VICK COULD OWE FALCONS ONLY $3.75 MILLION
Michael Vick's December 2004 contract extension included $37 million in bonuses. Although the money was characterized as a signing bonus, a league source has explained to us that it wasn't. At least not completely.
The signing bonus was only $7.5 million. The remaining $29.5 million was paid out as two roster bonuses.
But the Falcons had the right to convert the roster bonuses to guaranteed amounts, making them the equivalent of signing bonuses for the purposes of proration under the salary cap.
The problem, however, is that the payments were not initially characterized as signing bonuses, and therefore might not be treated as such in a forfeiture effort.
The Ashley Lelie case resulted in a finding that option bonuses are not subject to repayment. Some believe that the next step in the overall NFL labor relations process in this regard is a finding, if/when the issue is presented in a grievance, that roster bonuses are also untouchable, even if the team has the right to treat the payment as a signing bonus in order to manage cap costs.
Think of it this way. Roster bonuses are paid out in a given year, and are charged under the cap only for the year in which they are paid. After the year ends, a default is irrelevant because the money has been paid, and earned.
Why, you might ask, didn't the Falcons just give Vick a $37 million signing bonus? The problem is that such a payment would have required 1/6th of the amount to have been counted against the 2004 salary cap. Since the Falcons likely didn't have more than $6 million left in 2004 cap space at that time, it wasn't a realistic option. By paying only $7.5 million as a signing bonus, the Falcons were required to carry only $1.25 million in 2004.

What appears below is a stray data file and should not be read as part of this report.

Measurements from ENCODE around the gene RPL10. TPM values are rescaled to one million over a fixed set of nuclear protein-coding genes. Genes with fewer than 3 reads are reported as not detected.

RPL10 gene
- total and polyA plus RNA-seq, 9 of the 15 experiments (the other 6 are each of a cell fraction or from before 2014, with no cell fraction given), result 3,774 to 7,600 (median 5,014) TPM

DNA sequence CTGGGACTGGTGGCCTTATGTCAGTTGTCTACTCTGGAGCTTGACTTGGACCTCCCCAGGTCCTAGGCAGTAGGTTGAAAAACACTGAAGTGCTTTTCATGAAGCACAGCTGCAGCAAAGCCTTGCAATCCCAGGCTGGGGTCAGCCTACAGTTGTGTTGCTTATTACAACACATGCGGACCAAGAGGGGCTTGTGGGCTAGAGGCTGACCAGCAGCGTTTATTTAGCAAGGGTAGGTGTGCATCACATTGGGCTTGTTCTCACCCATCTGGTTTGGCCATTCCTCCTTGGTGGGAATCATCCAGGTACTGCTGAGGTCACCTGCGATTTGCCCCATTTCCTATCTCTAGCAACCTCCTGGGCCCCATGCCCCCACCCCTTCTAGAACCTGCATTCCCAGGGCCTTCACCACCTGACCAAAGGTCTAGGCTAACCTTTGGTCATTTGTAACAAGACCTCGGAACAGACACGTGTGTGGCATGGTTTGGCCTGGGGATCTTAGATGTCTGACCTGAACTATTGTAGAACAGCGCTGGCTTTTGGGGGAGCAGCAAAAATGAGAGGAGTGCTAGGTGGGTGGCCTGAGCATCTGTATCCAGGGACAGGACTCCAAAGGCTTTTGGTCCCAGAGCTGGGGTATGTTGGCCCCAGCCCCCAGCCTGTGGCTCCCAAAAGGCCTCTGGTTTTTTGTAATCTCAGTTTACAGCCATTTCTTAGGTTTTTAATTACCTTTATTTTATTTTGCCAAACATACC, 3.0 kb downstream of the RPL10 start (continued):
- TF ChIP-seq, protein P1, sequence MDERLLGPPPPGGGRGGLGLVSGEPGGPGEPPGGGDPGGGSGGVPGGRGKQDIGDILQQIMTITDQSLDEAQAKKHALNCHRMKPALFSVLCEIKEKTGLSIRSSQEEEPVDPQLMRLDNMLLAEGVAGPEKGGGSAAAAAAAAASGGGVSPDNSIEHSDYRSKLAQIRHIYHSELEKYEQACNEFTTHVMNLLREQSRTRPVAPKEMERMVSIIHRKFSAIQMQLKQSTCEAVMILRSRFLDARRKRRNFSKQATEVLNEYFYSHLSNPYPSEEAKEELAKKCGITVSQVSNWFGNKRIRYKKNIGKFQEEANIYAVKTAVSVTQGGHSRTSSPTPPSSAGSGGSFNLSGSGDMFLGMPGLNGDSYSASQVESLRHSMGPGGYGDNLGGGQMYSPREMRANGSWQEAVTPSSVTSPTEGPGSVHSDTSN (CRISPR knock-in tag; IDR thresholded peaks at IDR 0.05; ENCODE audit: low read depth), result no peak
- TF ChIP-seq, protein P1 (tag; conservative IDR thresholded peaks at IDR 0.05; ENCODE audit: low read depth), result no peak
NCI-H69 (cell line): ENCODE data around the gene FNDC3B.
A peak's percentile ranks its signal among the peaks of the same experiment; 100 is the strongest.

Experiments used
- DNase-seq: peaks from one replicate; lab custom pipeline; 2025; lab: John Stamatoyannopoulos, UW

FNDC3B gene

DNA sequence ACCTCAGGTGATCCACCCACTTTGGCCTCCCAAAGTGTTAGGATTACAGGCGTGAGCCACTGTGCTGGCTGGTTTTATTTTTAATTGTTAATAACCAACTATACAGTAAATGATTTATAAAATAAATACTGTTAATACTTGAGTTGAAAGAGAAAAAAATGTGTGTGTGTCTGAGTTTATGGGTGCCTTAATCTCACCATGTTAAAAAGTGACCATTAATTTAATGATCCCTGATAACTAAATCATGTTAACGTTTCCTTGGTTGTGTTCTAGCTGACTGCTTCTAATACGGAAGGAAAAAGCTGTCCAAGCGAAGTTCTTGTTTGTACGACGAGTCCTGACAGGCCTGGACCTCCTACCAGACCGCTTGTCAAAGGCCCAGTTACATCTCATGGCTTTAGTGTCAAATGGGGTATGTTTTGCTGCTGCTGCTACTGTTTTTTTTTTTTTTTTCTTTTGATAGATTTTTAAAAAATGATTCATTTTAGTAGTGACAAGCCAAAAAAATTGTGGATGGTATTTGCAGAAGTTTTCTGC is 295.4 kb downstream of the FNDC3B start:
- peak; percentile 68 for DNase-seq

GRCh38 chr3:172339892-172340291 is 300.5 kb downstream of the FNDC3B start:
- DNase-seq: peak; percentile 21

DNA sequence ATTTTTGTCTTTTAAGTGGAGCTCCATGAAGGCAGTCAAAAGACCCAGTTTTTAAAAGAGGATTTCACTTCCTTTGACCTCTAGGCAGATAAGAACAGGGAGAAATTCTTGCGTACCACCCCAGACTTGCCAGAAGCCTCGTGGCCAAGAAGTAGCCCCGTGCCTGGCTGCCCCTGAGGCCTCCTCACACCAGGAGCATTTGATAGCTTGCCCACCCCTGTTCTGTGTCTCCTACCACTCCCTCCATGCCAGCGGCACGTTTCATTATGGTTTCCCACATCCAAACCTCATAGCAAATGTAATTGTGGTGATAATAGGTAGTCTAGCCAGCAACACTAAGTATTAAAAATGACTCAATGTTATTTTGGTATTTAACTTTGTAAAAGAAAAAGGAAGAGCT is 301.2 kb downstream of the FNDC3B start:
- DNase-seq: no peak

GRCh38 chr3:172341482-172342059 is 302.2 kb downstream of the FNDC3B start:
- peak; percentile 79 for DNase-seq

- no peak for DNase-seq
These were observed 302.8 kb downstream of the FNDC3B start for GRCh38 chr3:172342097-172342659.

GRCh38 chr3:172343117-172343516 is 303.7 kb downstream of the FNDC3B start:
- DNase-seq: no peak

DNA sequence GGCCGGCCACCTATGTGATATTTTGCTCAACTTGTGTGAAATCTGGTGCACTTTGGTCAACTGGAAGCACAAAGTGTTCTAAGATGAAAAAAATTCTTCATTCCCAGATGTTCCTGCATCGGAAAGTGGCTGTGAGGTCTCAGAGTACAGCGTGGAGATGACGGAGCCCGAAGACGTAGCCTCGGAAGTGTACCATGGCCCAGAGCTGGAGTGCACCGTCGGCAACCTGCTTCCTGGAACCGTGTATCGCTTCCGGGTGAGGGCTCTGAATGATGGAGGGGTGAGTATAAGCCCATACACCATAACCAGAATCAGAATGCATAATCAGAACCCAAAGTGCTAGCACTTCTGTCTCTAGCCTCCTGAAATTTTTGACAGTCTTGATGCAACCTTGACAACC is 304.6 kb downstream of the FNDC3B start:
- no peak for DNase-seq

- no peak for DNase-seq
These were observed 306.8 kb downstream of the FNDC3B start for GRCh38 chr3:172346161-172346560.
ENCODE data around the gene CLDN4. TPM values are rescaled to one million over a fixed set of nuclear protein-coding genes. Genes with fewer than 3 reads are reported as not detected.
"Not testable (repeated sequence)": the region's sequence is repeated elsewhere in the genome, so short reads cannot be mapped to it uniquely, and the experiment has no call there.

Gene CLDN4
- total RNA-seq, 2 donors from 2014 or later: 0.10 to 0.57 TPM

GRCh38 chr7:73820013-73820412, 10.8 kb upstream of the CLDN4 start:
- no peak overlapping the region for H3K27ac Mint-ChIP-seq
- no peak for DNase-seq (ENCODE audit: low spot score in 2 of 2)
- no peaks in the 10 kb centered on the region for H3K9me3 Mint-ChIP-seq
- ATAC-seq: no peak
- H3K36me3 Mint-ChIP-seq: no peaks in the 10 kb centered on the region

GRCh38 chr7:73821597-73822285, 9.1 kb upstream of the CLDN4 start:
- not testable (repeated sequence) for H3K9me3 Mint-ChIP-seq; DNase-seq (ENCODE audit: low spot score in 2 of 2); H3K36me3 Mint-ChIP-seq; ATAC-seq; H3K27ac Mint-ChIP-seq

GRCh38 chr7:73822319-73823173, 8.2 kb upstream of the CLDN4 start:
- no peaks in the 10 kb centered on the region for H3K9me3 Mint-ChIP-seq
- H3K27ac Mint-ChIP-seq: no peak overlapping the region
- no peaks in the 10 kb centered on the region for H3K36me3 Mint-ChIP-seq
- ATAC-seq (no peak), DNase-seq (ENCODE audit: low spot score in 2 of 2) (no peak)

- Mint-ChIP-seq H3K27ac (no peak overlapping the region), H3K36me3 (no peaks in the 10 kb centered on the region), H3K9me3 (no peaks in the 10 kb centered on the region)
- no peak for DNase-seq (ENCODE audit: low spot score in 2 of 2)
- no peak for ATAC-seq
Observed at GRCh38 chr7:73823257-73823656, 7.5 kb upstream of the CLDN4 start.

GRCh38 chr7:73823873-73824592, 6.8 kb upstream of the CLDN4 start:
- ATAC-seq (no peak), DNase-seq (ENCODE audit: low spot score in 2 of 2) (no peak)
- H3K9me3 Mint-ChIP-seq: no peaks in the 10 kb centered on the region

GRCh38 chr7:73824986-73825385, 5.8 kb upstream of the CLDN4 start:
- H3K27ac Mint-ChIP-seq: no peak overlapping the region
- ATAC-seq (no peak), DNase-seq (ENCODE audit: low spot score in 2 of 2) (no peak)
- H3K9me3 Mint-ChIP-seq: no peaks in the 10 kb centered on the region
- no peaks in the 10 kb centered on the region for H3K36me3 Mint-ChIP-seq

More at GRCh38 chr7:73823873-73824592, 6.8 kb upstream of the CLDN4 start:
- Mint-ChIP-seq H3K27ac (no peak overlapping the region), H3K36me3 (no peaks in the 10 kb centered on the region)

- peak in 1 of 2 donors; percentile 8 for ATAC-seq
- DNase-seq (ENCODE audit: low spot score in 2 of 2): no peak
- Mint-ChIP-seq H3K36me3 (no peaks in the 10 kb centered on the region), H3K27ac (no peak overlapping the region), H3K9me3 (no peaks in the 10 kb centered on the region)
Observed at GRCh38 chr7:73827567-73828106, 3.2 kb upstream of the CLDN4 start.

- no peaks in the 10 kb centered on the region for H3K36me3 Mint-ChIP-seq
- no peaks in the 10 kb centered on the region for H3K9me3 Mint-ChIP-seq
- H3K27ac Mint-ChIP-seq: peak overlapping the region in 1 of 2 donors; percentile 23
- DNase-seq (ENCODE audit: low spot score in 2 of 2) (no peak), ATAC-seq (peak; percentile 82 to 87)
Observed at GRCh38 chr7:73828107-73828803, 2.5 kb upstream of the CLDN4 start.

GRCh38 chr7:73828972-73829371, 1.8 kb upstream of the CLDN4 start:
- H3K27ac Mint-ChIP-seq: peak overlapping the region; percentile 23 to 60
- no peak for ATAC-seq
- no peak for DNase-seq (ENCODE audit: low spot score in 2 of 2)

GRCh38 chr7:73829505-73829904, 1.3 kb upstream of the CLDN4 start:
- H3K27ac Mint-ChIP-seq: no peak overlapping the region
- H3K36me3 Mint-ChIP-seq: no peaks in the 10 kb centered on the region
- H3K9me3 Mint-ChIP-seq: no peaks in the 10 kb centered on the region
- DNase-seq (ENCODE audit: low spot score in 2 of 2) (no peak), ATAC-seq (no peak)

So the Falcons deferred $22.5 million of the money into a roster bonus due in March 2005, and $7.5 million to a roster bonus due in March 2006. The conversion of the roster bonus to a guaranteed payment was a no-brainer, since there was no way that the Falcons were going to show under the salary cap an extra $22.5 million in 2005 or an extra $7.5 million in 2006 when the money could be spread out over time.
The only alternative would have been to use two option bonuses, and the fact that the roster bonuses that became guaranteed payments operate no differently, as a practical matter, than option bonuses could influence the outcome. The device the Falcons used is no different than an option bonus. Thus, if an option bonus can't be recovered, roster bonuses converted to guaranteed payments are protected, too.
If the converted roster bonuses don't count, Vick likely owes the Falcons only (only?) $3.75 million, which is the remainder of the proration on his original signing bonus. The bonus forfeiture formula that the Falcons were using in 2004 could push that number higher, since it attempts to spread the bonus money beyond the six seasons of cap proration. But if it's determined that the 2006 CBA retroactively restricts forfeitures to the amount of the signing bonus that has yet to be allocated as wages under the salary cap, the amount owed will be $3.75 million.
The other potential twist here is that the Falcons might have to keep Vick on the team (via a reserve/suspended and/or a reserve/in-the-hoosegow list) for the next three seasons (or maybe longer) in order to get the full amount of whatever they are owed. Owner Arthur Blank might be more interested in simply getting Vick's name off of the books than Blank is in chasing money that might not ever be collected anyway.